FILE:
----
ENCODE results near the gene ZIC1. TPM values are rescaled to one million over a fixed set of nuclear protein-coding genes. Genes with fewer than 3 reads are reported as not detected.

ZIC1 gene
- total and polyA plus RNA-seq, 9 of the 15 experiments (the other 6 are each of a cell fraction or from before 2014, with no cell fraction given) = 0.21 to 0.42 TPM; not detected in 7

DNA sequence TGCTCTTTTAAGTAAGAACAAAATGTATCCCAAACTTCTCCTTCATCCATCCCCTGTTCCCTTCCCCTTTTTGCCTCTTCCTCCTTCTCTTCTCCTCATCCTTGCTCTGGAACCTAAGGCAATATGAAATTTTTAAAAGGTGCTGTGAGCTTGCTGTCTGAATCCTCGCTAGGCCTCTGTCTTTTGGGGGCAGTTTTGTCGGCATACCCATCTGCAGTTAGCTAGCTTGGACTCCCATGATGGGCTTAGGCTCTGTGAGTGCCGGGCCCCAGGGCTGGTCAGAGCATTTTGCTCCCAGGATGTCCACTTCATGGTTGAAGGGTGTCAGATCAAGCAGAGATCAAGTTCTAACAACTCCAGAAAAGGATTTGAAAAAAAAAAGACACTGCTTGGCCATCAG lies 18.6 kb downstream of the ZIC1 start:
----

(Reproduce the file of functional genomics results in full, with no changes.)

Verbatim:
ENCODE results near the gene ZIC1. TPM values are rescaled to one million over a fixed set of nuclear protein-coding genes. Genes with fewer than 3 reads are reported as not detected.

ZIC1 gene
- total and polyA plus RNA-seq, 9 of the 15 experiments (the other 6 are each of a cell fraction or from before 2014, with no cell fraction given) = 0.21 to 0.42 TPM; not detected in 7

DNA sequence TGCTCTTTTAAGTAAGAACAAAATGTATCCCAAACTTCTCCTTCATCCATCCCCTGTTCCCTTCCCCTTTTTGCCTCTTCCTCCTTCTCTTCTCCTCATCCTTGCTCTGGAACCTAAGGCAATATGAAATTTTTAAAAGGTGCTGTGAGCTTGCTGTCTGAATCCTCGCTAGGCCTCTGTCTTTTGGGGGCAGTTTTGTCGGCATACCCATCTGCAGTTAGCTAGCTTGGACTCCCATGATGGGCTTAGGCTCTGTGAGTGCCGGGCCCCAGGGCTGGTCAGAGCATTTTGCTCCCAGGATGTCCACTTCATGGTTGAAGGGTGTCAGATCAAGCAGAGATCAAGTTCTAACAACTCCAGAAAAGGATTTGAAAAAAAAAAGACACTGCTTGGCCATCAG lies 18.6 kb downstream of the ZIC1 start: